Can rapper Meek Mill help invigorate the movement for criminal justice reform in the US?

The movement to repair America’s broken criminal justice system is growing. Although there are many who would argue that it is working exactly as it was designed to, the United States currently has the largest prison population in the world. With its emphasis on incarcerating and punishing individuals rather than rehabilitating them, and with discriminatory sentencing that sees African-Americans six times and Latinos three times more likely to be incarcerated than their white counterparts, there is little evidence of ‘justice’ but ample proof of criminalisation.

There are a litany of issues: racist policing which disproportionately targets low-income communities of colour in terms of arrests; a cash bail system which penalises those without the money to literally pay for their freedom (75 per cent of America’s local prisons comprise people who cannot afford to post bail); not to mention parole and probation issues, all of which are drivers of mass incarceration in the US.

But it is the case of a Philadelphia rapper that has sparked a national debate on the issue, with several high-profile supporters campaigning for the reform of America’s criminal justice system.

Meek Mill – best known for his debut album Dreams and Nightmares and for previously dating pop star Nicki Minaj – was born Robert Rihmeek Williams. First arrested on drugs and weapons offences in 2007, the only witness was a narcotics officer named Reginald Graham, who testified that he saw Mill selling crack cocaine, and that he pulled out a gun when officers approached him. Mill admitted to being in possession of a weapon, but he denied all other charges. However, he was convicted by Judge Genece Brinkley of the initial weapon and drug charges and sentenced to 11- 23 months in 2008. After serving five months in prison, Mill was released under a five-year parole agreement in 2009.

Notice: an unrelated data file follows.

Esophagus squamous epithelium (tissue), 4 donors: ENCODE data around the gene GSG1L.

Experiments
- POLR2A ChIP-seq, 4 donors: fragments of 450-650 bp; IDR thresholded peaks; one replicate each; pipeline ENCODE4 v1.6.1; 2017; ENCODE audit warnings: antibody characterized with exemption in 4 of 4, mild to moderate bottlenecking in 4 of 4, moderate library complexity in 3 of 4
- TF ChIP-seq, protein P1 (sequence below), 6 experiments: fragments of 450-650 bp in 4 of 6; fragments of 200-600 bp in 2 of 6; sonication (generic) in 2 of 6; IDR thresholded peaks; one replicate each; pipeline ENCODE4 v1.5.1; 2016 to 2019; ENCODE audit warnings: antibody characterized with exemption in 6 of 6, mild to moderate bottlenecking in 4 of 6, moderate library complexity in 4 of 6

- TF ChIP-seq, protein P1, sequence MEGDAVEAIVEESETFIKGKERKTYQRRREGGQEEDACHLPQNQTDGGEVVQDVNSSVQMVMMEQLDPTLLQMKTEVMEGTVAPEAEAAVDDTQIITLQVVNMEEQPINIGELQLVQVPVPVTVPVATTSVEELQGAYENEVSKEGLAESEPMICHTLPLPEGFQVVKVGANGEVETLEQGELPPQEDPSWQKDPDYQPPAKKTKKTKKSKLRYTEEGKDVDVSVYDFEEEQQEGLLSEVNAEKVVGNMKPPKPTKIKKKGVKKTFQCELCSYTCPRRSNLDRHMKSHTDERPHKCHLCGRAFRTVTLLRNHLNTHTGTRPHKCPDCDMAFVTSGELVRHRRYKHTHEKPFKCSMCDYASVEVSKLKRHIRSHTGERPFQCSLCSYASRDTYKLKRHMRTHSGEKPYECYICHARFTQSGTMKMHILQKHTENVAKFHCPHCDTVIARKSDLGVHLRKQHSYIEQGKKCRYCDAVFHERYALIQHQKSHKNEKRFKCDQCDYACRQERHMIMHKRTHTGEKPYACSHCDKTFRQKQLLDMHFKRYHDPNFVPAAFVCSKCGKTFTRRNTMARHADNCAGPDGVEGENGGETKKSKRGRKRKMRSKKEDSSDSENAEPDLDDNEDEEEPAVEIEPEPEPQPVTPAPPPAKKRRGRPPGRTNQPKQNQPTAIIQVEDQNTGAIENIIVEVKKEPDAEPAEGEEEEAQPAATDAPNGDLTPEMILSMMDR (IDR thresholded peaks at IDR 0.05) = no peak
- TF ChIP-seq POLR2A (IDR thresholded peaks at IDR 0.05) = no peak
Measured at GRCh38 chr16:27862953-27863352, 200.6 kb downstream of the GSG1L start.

In 2014, following a series of parole violations (opiate use and travelling without prior permission), Mill found himself back in prison for six months and his parole period was extended by six years. After a number of subsequent non-violent and minor violations of his parole conditions – also known as ‘technical infractions’ – Mill was finally sentenced by Judge Brinkley to two to four years in state prison with immediate effect.

The sentencing sparked public outcry. Supporters of Meek Mill considered it disproportionate to the initial crime, while his case also evoked further concerns about racial disparities within the criminal justice system.

The viral hashtag #FreeMeekMill was born, and hundreds of protesters rallied in Philadelphia. The case attracted a number of high-profile supporters who visited the rapper in prison including co-owner of the Philadelphia Sixers basketball team Michael Rubin, Philadelphia mayor Jim Kenney, civil rights activist Reverend Al Sharpton and the comedian Kevin Hart. Even rap icon and music mogul Jay-Z took to the opinion pages of the New York Times to voice his support for Meek Mill.

In February 2018, Mill’s attorney requested a retrial on the basis that his arresting officer was recently found guilty of misconduct in previous trials. On 24 April 2018, Mill was granted bail by the Supreme Court pending a retrial decision by Judge Brinkley; the request for a new trial was denied on 26 June 2018. Mill’s lawyer Joe Tacopina gave an interview on the MSNBC news network during which he called for a law reform, and also expressed his intention to appeal Brinkley’s decision.

The need for reform of parole and probation laws

As holds true with Meek Mill’s case, many people end up serving sentences for violating a condition of their parole or probation, as opposed to committing a new crime. Meek Mill was 18 years old when he committed his initial offence; now aged 31, he has been on parole for his entire adult life.

A former criminal defence attorney (who asked to remain anonymous) told Equal Times: “There is virtually universal and bipartisan consensus that the criminal justice system in America is in many respects dysfunctional and very much in need of reform and repair.